It has been argued that Section 20 of the Dekkhan Agriculturists' Relief Act expressly refers to a decree: passed against an agriculturist, whether before or after' the Act came into force, while Section 15 B only refers to decrees for redemption, foreclosure or sale in suits of the descriptions mentioned in Section 3, Clause (y) or Clause (z), and consequently the fact that a defendant, or any of the defendants, who was not an agriculturist at the time the decree was passed, but became one thereafter, does not prevent his being a party to a suit of that description. But we think that considering the nature of the Act, the description of ' suit' in Section 3 is not confined to the relief claimed in the suit, but also includes the status of the parties. Otherwise the result would be that in all suits for redemption, foreclosure or sale, if subsequently the defendant brought himself within the definition of an agriculturist, he would be entitled to the benefit of Section 15 B, and we do not think that was the intention of the Legislature, or that is what the law enacts.
Having regard to the admitted facts of that case I think that when the learned Chief Justice used the word ' subsequently ' he meant ' subsequent to the decree ' and not ' subsequent to the institution of the suit'. In any case the contrary view would be opposed to the principle that agricultural status may be acquired during the pendency of the suit. On this view of Devu v. Revappa,. which I think is clearly the correct one, that case has nothing whatever to do with the present case where the defendants contend that they were agriculturists at the date of the decree, that is to say at the date of the: final decree. For the purposes of this appeal indeed it has to be assumed that at that date they were agriculturists.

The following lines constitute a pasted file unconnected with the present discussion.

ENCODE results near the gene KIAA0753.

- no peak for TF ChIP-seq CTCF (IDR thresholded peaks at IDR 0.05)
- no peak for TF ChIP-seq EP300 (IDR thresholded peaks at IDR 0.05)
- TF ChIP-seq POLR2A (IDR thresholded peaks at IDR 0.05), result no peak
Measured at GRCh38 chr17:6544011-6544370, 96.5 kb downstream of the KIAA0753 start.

12. Mulji v. Goverdhandas has also no bearing on the question before us. The facts there were these. There was an ex parte decree on the original: side of the High Court. The defendant was described in the plaint as a merchant. In execution proceedings he applied under Section 20 of the Dekkhan Agriculturists' Relief Act for instalments contending that he was an agriculturist. The Court held that the point whether the defendant was or was not an agriculturist was involved in the suit as in virtue of Section 11 and Section 3, Clause (w;), of the Dekkhan Agriculturists' Relief Act, the High Court would not have-jurisdiction to entertain the suit if the defendant was an agriculturist, and it must, therefore, be taken to have been decided that the defendant was not an agriculturist at the date of the decree. It was held further that as the defendant was not an agriculturist at the date of the decree he could not in execution proceedings raise the question that he was an agriculturist at the date of the decree. The case may be compared with Rudrappa v. Chanbasappa (1923) 26 Bom. L.R. 153 Narayan v. Dhondo (1925) 28 Bom. L.R. 305 Ambanna v. Kallappa (1925) 28 Bom L.R. 567 and Maneklal Girdharlal v. Mahipatram Mansukhram I.L.R. (1927) 51 Bom. 454 where it has been held that when there is no question of jurisdiction to entertain the suit a decree passed ex parte does not conclude the question of status, and therefore it is open to a defendant in exeeution to plead and prove that he was an agriculturist at the date of the decree.